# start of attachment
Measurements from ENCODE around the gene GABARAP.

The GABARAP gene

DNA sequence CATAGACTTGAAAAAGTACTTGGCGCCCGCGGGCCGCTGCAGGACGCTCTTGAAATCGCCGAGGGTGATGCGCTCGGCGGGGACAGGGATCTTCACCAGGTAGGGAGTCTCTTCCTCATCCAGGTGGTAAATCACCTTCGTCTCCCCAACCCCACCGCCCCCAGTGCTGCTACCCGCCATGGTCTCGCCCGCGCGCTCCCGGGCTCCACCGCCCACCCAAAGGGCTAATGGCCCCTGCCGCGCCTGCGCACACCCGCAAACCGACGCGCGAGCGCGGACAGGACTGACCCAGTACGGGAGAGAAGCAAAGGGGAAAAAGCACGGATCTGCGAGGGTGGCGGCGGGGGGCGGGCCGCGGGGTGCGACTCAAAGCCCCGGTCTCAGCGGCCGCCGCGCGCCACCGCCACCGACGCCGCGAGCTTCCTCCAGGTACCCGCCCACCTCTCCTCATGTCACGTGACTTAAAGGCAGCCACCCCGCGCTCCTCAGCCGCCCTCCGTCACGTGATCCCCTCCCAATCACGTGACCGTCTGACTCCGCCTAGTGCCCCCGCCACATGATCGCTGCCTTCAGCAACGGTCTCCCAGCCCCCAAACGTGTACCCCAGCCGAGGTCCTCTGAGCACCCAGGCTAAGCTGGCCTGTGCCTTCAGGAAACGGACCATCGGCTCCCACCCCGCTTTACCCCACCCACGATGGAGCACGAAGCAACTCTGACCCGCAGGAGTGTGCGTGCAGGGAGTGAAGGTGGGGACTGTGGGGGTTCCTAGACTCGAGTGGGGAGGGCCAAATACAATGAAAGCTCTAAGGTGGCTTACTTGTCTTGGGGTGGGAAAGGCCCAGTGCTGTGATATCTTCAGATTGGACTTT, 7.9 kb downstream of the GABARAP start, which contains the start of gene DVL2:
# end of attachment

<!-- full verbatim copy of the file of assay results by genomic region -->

Measurements from ENCODE around the gene GABARAP.

The GABARAP gene

DNA sequence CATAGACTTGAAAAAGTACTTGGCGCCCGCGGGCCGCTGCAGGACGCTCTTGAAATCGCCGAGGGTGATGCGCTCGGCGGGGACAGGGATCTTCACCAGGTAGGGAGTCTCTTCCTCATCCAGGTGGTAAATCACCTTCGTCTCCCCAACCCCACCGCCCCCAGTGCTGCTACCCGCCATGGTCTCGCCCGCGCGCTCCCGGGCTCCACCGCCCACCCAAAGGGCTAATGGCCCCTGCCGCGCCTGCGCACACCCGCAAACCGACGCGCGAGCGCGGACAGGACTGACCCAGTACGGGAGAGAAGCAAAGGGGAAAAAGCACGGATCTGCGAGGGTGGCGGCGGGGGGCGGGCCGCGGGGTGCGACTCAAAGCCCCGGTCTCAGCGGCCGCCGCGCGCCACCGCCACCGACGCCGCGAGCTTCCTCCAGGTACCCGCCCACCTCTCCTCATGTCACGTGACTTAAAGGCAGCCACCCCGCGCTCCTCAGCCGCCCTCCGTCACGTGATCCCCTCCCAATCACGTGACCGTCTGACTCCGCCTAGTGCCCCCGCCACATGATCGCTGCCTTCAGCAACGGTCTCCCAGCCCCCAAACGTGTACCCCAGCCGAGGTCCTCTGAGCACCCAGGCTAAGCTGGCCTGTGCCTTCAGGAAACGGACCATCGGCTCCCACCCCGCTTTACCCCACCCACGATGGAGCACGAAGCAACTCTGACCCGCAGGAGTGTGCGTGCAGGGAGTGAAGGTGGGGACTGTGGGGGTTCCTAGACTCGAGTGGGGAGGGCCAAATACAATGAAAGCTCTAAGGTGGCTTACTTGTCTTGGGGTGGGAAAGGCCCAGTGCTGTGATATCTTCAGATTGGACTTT, 7.9 kb downstream of the GABARAP start, which contains the start of gene DVL2: